As we are now in 2015, we have been looking into the crystal ball to see what the biggest IT trends for the coming year will be – including the price of storage, the multi-tier internet, and the security worries surrounding the Internet of Things.
Remember when storage was expensive? Now they're giving it away. What's that all about?
In 2015, personal and data privacy laws will enter uncharted territory as even more of the world's data will be moved, and entrusted, to the cloud. Vendors such as Google, Microsoft and Amazon are now practically giving away cloud storage to both businesses and consumers.
What do they have to gain by holding onto your data? Who keeps track of what you store and what can they learn from the various files you store? And what obligations do these vendors have to keep your data private? Even data bound by specific privacy laws, such as HIPAA, can be successfully subpoenaed by law enforcement.
So by offering free storage, this year it will be interesting to see what organisations will learn from your data, how they will use it, and with whom they'll share it.
The app strikes back!
There will never be 100% security on the internet. Cyber-criminals will continue to steal passwords and confidential information, and identity theft will continue to be rampant. This is a reality and it won't change in 2015.
Risk-based security measures which adapt in line with the current threat level will become more important. In light of the fact that smartphones and tablets are pretty much a given in most companies today, we expect to see an increasing number of apps with integrated security features. This approach will remove the reliance on a singular app such as an antivirus utility to provide blanket detection and defence across a device against attacks such as malware, key logging and tracking.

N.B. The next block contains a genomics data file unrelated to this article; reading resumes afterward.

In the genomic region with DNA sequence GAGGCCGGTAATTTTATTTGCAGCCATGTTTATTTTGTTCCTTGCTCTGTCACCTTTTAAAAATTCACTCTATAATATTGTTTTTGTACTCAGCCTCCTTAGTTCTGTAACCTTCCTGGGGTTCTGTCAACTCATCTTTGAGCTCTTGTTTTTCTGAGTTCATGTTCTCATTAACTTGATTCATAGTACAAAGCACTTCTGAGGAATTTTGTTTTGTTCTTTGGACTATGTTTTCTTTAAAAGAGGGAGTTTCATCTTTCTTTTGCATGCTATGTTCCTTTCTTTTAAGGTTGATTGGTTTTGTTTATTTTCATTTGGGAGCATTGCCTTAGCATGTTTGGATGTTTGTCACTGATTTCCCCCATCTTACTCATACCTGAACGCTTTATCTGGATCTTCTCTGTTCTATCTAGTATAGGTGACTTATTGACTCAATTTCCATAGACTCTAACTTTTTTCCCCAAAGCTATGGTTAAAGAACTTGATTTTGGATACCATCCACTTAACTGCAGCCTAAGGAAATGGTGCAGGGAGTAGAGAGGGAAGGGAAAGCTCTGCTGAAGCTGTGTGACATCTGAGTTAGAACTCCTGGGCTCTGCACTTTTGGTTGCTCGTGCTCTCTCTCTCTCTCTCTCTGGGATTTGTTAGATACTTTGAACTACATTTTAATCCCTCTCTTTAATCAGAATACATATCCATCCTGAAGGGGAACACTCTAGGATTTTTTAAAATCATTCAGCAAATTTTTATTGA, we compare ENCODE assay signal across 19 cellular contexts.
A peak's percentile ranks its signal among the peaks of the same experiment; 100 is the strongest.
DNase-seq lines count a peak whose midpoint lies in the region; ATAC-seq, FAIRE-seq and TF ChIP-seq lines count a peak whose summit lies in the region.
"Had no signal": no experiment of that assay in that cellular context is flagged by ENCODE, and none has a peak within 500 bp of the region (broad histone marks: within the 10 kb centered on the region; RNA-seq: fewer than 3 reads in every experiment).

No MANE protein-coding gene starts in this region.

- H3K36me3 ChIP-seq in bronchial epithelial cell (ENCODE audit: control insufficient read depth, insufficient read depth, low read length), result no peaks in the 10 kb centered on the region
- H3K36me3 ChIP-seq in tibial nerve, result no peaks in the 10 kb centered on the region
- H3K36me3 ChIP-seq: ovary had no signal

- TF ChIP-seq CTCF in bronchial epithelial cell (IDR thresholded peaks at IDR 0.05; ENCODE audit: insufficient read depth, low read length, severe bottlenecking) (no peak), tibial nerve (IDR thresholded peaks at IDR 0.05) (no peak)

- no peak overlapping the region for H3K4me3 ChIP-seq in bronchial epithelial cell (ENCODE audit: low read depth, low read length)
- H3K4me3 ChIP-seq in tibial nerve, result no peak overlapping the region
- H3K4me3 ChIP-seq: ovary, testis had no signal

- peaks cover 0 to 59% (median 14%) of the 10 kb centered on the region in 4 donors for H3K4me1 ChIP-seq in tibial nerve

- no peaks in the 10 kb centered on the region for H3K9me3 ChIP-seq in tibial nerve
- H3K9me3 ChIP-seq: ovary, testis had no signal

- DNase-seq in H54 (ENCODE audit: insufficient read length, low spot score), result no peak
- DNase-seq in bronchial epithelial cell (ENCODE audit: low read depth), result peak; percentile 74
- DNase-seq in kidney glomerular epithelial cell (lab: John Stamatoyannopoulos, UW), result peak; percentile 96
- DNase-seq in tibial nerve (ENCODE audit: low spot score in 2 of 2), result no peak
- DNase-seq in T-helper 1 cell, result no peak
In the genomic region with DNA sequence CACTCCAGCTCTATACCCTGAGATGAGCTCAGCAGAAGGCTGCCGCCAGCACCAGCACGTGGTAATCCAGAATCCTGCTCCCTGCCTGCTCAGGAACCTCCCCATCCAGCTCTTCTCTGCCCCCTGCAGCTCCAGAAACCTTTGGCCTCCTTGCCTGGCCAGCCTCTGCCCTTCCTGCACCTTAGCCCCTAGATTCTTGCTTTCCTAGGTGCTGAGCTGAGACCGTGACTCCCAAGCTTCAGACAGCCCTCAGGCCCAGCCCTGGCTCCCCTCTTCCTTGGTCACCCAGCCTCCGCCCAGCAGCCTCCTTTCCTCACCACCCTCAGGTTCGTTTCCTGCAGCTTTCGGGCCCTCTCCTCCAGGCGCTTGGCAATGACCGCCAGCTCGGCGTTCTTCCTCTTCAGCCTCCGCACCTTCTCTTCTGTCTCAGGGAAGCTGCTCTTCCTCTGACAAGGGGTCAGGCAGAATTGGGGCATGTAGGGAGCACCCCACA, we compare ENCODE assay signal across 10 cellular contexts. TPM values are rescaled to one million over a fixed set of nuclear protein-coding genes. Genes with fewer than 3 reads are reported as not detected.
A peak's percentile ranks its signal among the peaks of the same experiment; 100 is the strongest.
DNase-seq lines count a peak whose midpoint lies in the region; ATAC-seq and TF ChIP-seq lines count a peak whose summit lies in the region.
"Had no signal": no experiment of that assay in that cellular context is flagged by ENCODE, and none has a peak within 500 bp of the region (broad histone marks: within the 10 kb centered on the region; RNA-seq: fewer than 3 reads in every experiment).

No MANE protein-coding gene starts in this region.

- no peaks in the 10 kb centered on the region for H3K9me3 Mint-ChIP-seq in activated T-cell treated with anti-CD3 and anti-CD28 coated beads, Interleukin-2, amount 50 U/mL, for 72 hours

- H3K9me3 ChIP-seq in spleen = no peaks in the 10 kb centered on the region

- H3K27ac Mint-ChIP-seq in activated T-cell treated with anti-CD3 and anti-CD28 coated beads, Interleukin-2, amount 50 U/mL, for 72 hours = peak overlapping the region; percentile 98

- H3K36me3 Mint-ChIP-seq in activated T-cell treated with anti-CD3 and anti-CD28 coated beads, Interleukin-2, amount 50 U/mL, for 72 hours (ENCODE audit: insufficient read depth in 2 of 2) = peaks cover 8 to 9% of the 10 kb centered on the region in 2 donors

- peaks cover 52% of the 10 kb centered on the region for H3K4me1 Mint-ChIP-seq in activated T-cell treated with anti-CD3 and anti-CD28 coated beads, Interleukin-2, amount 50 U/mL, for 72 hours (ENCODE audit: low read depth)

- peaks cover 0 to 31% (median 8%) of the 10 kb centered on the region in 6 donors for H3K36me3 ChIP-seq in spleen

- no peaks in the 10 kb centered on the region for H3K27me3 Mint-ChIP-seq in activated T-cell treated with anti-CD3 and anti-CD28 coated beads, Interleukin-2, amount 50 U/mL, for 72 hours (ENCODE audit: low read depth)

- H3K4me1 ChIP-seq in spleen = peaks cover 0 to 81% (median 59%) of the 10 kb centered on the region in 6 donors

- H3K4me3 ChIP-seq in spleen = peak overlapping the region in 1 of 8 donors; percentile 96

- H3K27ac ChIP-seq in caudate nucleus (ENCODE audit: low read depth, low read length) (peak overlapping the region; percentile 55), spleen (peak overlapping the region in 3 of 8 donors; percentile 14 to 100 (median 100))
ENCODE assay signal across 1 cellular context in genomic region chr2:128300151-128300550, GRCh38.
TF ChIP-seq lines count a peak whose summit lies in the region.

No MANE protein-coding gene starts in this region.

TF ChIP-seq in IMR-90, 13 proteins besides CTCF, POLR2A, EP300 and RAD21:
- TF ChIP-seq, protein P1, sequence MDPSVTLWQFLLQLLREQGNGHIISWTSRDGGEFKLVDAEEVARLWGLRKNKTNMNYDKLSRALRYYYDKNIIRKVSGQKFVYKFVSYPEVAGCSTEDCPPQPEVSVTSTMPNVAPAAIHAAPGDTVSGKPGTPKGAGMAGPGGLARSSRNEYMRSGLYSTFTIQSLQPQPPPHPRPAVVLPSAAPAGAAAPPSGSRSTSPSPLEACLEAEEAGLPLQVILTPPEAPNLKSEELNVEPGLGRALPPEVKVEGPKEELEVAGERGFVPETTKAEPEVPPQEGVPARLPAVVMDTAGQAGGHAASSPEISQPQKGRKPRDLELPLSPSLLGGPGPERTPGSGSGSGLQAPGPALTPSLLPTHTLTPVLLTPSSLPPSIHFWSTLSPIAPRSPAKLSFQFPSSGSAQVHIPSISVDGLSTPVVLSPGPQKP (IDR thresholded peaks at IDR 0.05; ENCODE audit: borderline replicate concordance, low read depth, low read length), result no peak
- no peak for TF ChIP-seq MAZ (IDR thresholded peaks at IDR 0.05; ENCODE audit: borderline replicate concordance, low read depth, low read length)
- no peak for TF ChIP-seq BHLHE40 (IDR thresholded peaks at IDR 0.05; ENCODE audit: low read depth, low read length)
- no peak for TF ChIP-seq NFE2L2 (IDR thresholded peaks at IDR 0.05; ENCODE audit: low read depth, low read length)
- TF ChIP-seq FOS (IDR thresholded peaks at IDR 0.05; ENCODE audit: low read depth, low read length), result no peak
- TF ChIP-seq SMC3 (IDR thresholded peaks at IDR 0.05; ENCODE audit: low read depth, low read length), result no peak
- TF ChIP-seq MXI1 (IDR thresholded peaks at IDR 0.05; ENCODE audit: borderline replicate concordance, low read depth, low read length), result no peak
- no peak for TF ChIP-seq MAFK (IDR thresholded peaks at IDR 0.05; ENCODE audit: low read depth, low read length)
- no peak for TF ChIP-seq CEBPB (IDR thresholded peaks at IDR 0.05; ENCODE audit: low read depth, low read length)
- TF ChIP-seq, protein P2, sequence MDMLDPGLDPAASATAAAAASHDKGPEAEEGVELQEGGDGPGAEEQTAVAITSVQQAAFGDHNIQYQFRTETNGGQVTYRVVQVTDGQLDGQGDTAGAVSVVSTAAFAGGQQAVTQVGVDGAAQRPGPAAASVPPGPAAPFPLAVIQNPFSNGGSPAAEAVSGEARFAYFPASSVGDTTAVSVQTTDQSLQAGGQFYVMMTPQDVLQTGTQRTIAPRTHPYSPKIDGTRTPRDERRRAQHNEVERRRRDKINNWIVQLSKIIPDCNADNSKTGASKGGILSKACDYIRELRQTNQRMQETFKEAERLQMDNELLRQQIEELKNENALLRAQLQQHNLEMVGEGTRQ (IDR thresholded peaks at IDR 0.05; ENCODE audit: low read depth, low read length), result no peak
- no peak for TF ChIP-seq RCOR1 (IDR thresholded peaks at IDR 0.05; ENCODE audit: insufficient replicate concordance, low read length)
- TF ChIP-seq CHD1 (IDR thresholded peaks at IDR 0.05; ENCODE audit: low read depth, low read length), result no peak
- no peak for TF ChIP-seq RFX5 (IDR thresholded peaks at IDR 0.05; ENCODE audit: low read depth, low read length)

Instead, individual apps will contain their own antimalware technologies and predictive detection capabilities built in to help spot attacks targeted against them specifically. These intelligent apps will be developed to proactively recognise security risks and be equipped to fight back against attacks.
This means that even in a BYOD scenario, handheld devices will always have a certain level of security rooted to the applications being used for whatever purpose – whether personal use or work.
The multi-tier internet
In 2014, we saw the end of the notion of net neutrality. As organisations such as Netflix agreed deals with major mobile and fixed line network operators to ensure end users received fast and free-flowing access to streaming video content without throttling, so the first mainstream seeds of a two-speed internet were sown.
The year ahead will only see more of these deals, the establishment of which will solidify a fast lane and slow lane for internet service providers and for the user experience.
Businesses and consumers have benefitted in recent years from rock-bottom broadband prices as service providers engaged in a senseless race to the bottom, believing that customer retention was more important than profitable bandwidth services. In 2015 we will see prices climb back up, either directly through higher service fees or indirectly through subsidies from major application and service vendors, while those on the lowest tariffs find themselves ring fenced in the slowest band of internet traffic.
Those prepared to pay a premium for their connection or for value-added services will find they enjoy Quality of Service (QoS) improvements, higher throughput caps and less aggressive traffic shaping – fast lane refinements to their online experience that will ensure users can fully enjoy bandwidth-intensive activities such as video streaming, Voice over IP, remote access and conferencing – while the providers of these services can maintain service delivery that keeps support calls down and customer retention up.